Some people are at greater risk to develop Cocci than others. Learn more about the risks for Cocci as well as the factors that increase the risk for severe disease.

Who is at Risk for Coccidioidomycosis?

Who is most at risk of contracting Coccidioidomycosis (Cocci)? Everyone who lives in the endemic area is at risk. But some people are more exposed to disturbed soil because of their jobs or hobbies. In the endemic area, people with a higher occupational risk include those shown in Figure 1.

Figure 1. People who live in or travel to the endemic area who are at higher risk of contracting Cocci

construction worker

Construction workers

farm worker


military personel

Military personnel





correction officer

Officers in correctional facilities

In addition, certain activities and hobbies are associated with increased risk, as shown in Figure 2.

Figure 2. Activities associated with increased risk of Cocci.

horseback riding

Horseback riding



mountian bike

Mountain biking


Dirt bike riding, or use of off-road vehicles

Other factors that increase the Cocci risk include increased time spent in the endemic area, particularly during the hottest and driest times of the year (seasonality).

Valley Fever Outbreaks

Outbreaks of Valley Fever can occur. Most of these cases are associated with environmental exposures such as

Natural Events

  • Wind storms
  • Earthquakes
  • Wildfires

Man-made Events

  • Large-scale construction projects
  • Excavation projects

These outbreaks can occur in the endemic area, but up to a third can be in new areas that were not recognized as endemic.

Key Term:

Outbreak is an occurrence of disease cases in excess of what is normally expected.

Who is at risk for severe or disseminated Cocci?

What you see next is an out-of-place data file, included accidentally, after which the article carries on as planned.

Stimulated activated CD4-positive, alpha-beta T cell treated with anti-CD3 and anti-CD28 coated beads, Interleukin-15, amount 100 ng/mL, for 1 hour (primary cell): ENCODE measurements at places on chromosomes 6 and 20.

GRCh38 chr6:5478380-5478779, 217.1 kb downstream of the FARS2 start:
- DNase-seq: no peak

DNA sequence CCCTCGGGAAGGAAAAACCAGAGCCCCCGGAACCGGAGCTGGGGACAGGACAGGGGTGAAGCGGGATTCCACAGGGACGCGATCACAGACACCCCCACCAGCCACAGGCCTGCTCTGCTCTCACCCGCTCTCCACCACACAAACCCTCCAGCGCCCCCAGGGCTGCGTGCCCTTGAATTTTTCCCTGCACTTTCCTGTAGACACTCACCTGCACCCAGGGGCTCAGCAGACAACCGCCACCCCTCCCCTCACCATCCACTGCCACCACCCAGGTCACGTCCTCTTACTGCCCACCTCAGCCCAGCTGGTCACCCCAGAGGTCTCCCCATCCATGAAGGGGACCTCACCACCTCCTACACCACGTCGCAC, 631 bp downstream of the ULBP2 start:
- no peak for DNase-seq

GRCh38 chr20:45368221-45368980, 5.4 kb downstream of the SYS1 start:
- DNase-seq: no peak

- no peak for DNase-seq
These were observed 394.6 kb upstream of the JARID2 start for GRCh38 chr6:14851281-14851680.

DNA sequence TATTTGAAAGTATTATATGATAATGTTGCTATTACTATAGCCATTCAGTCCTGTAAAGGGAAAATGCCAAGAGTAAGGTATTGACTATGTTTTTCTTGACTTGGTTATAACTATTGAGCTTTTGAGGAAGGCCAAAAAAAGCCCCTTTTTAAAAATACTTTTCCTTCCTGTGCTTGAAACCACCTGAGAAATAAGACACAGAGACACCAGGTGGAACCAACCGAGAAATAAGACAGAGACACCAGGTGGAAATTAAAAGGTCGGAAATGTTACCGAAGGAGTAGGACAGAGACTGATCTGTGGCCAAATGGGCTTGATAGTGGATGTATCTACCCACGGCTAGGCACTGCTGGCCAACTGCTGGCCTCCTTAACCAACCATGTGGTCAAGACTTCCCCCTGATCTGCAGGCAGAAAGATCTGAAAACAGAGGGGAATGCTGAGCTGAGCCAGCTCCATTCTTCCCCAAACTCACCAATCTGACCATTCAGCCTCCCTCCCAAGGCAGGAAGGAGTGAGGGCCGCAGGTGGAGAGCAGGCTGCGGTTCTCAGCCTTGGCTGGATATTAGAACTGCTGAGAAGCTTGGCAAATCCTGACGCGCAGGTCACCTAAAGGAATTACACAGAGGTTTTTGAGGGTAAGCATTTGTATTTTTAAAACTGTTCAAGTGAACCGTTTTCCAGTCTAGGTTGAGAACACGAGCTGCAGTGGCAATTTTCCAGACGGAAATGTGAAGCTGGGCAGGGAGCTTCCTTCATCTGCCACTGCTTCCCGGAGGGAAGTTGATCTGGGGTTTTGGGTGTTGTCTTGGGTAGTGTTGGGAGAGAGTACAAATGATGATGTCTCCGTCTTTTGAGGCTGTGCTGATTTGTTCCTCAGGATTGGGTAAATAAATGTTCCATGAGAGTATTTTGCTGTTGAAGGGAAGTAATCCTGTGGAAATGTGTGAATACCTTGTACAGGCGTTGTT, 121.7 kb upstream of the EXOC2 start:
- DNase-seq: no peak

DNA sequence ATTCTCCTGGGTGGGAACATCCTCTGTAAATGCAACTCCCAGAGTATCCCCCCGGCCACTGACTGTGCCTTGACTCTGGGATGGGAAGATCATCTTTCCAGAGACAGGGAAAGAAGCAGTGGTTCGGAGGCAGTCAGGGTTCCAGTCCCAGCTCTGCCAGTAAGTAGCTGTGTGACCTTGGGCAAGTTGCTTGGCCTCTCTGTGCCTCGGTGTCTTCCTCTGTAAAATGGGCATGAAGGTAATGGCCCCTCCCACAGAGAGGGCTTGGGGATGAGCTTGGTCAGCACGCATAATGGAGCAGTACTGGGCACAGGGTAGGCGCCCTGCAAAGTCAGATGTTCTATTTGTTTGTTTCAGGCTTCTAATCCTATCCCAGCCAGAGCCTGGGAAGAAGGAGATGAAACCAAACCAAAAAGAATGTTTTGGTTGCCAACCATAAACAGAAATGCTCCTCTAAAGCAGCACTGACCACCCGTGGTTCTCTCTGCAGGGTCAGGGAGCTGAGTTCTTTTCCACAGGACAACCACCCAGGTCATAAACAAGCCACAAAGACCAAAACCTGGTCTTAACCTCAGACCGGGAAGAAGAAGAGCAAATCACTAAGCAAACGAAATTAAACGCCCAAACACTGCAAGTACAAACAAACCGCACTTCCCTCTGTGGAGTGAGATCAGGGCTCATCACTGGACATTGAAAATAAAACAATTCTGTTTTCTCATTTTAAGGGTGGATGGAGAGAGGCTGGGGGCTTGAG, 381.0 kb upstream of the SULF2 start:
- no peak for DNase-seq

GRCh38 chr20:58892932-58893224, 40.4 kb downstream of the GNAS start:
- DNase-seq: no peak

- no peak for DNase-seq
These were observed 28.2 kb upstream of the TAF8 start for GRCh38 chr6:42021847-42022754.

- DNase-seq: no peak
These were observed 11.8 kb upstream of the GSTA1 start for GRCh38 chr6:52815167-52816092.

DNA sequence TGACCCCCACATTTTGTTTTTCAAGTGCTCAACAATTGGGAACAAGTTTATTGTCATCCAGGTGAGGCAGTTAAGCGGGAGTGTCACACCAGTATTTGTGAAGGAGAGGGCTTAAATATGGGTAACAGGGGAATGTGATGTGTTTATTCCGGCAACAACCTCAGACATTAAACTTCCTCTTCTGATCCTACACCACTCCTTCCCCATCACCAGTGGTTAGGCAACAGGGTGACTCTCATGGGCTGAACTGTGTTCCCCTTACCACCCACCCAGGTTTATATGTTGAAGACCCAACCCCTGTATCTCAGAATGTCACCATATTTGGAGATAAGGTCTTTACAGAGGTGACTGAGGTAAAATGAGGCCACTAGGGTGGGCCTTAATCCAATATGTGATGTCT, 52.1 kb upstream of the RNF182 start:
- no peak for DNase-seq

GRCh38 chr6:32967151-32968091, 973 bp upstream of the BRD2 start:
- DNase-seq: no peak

Some people have a harder time fighting off the fungus. Often, these people have immune systems that are not working well or they were exposed to a large quantity of Cocci. People at greater risk for getting very sick from Valley Fever or developing disseminated Cocci are listed in the Table.

Table. Groups of people who are at high risk for severe or disseminated Cocci

People exposed to a large quantity of Cocci (e.g., during an archaeologic dig or laboratory accident)
People who are Black or Filipino
Pregnant individuals (particularly when infected during the late stage of pregnancy). Pregnant individuals who get infected with Cocci require expert care.
People with diabetes
People with weakened immune systems who have:

  • Cancer
  • Human immunodeficiency (HIV) infection
  • Had an organ transplant
  • Taken medications that suppress the immune system (drugs used to manage conditions such as psoriasis, rheumatoid arthritis, and ulcerative colitis).

Frequently Asked Questions

There are some steps everyone can take to reduce their exposure to Cocci

  • Avoid dusty places where Valley Fever is common
  • Stay inside with windows and doors closed during dust storms
  • If driving, keep car windows closed and use recirculating air, if possible
  • Avoid yard work and digging if you are at risk for severe or disseminated Cocci
  • Cover dirty areas with ground cover to reduce dusty, open areas
  • If you can’t avoid dusty areas, wear a N95 respirator or other type of face mask*
  • If you have to dig
    • Stay upwind
    • Wear a mask
    • Wet the soil
    • Change your clothes as soon as possible and wash them

*While N95 masks are recommended, recent recommendations include any available covering to reduce inhaled dust and possible spores.

Some clinicians consider providing preventative antifungal therapy for patients who are at very high risk for severe Cocci disease (e.g., patients undergoing organ transplantation in the endemic area who don’t have active Cocci). If you are in a very high-risk group, you may want to discuss this with your healthcare provider.

Yes, animals can get Valley Fever. The majority of Valley Fever cases in animals occur in dogs. But other animals, such as horses, can get Valley Fever. For more on management of Valley Fever in dogs, see guidance from the Valley Fever Center for Excellence.

More often than not, once you are exposed to Cocci, you will develop life-long immunity and will be protected from developing the symptoms again. However, some people whose immune systems are weakened by cancer or certain medications can have their symptoms return.